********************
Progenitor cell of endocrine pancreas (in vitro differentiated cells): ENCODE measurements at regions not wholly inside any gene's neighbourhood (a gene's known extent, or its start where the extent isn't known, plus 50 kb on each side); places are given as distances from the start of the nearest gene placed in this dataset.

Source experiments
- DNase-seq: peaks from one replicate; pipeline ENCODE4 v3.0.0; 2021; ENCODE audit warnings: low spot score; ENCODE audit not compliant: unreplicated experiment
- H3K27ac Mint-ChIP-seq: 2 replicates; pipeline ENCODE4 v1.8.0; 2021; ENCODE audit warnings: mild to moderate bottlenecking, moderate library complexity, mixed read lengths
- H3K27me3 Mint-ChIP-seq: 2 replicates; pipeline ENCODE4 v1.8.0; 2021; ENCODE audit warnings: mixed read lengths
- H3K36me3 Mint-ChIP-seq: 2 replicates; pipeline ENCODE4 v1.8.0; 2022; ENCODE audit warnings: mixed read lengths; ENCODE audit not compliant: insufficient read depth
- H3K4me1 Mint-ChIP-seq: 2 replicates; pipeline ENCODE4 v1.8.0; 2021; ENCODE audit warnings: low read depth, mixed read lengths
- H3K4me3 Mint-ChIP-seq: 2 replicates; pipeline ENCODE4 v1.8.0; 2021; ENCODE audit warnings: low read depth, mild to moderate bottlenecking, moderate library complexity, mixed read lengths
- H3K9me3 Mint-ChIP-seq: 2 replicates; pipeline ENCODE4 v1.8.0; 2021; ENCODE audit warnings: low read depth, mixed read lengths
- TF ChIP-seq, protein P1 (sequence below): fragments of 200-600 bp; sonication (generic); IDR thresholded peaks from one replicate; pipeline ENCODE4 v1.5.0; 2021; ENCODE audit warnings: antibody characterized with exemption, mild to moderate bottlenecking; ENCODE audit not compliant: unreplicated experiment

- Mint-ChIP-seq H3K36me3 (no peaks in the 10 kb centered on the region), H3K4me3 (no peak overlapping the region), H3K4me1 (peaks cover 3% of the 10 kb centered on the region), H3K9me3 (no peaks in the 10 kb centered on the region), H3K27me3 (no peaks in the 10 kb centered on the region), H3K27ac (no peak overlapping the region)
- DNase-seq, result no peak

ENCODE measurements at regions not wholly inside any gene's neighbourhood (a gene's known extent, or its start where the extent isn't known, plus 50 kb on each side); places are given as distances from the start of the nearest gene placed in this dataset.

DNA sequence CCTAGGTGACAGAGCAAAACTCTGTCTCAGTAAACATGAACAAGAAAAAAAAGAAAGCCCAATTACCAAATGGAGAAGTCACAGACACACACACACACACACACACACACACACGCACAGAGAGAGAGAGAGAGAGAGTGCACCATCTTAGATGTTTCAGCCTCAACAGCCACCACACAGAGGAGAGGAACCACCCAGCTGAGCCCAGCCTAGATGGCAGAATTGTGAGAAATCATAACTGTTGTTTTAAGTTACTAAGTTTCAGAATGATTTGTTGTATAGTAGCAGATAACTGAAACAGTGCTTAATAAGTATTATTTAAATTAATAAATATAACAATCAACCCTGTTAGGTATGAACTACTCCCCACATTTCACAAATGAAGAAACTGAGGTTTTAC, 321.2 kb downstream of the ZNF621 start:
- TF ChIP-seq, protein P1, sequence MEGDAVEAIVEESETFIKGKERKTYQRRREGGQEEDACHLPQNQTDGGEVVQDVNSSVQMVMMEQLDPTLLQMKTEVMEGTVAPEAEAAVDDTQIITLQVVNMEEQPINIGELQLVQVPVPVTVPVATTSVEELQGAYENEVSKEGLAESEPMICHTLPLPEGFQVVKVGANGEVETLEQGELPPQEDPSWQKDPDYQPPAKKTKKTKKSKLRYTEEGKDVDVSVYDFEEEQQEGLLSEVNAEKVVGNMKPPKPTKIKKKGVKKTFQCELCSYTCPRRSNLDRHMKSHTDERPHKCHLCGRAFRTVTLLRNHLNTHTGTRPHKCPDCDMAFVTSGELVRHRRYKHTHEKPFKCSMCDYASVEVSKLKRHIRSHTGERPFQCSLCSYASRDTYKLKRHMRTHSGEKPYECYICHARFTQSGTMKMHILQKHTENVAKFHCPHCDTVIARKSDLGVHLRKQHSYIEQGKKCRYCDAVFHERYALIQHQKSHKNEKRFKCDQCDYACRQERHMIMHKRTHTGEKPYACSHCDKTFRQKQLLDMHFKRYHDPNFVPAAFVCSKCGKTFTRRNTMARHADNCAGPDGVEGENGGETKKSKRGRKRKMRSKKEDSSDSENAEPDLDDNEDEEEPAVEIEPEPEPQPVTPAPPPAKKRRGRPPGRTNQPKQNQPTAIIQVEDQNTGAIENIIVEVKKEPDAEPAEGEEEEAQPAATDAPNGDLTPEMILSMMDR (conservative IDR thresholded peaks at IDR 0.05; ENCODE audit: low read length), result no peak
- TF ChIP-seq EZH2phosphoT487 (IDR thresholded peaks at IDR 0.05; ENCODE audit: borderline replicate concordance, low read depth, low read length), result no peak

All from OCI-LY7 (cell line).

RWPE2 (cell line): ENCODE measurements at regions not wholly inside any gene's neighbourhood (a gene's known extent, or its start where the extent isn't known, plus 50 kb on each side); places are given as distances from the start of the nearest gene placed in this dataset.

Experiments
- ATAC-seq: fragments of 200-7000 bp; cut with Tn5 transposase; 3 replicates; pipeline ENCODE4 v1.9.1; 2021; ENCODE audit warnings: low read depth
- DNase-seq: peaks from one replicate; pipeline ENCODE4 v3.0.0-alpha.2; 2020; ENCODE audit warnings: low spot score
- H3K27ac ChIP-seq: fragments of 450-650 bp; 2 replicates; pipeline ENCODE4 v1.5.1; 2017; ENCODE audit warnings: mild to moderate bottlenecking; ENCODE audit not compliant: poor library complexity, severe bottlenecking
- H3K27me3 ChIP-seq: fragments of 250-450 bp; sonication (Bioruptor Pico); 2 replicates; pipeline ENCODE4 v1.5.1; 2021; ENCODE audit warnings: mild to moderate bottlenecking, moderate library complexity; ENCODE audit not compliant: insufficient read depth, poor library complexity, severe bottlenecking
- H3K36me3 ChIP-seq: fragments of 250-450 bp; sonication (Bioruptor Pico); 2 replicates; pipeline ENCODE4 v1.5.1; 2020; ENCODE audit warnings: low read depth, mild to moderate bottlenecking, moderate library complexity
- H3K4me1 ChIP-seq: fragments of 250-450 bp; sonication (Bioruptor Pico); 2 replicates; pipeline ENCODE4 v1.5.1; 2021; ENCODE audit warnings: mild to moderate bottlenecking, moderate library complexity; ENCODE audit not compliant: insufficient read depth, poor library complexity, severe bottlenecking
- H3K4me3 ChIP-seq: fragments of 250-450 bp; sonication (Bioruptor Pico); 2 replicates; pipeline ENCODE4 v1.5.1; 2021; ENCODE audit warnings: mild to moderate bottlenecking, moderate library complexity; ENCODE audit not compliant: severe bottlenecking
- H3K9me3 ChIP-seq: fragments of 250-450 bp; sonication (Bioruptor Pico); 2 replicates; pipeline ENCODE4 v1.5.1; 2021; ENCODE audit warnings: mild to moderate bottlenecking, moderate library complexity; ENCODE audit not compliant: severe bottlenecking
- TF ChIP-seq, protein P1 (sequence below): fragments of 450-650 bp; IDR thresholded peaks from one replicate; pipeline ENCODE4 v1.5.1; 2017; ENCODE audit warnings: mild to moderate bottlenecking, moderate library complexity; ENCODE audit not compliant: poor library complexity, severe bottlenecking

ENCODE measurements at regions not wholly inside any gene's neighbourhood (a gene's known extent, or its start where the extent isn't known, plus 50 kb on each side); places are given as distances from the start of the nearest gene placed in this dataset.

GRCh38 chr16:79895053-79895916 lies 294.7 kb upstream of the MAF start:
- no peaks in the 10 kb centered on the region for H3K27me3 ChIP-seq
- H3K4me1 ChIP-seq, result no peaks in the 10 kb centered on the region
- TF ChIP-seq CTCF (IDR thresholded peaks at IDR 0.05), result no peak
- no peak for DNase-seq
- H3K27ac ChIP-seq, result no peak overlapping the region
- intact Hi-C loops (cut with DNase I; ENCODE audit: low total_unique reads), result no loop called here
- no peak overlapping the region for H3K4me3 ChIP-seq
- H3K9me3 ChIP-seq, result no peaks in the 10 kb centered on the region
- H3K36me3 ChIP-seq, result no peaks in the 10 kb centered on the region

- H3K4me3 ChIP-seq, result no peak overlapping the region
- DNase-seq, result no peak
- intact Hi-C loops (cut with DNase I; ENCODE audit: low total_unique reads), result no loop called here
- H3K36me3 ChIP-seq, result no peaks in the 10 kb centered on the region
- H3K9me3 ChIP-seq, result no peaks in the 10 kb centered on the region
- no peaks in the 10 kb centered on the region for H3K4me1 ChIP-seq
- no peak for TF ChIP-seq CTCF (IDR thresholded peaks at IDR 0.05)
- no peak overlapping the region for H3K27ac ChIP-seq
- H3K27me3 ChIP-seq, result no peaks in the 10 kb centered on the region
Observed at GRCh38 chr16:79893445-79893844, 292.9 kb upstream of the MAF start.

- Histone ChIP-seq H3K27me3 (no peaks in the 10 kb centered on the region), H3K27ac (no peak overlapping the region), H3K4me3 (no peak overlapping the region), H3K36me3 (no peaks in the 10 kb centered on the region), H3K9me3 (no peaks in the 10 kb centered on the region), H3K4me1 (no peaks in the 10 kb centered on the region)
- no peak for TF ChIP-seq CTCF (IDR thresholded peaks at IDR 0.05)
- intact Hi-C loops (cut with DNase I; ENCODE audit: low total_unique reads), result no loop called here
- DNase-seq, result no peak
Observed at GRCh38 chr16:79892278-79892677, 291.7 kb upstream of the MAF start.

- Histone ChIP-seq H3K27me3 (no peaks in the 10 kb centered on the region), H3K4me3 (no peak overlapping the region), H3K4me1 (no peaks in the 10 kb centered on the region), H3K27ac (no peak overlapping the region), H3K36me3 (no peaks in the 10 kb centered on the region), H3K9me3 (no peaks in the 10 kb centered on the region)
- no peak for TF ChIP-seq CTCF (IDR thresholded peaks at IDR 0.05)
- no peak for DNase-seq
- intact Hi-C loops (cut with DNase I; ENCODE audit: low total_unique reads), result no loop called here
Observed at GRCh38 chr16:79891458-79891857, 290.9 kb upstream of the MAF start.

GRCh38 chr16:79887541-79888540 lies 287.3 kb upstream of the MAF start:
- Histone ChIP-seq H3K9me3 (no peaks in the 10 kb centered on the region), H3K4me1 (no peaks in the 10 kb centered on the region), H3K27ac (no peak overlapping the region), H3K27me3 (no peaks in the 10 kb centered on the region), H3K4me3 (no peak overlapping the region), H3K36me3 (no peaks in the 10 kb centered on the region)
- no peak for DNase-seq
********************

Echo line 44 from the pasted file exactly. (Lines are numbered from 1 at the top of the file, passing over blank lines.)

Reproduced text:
- H3K9me3 ChIP-seq, result no peaks in the 10 kb centered on the region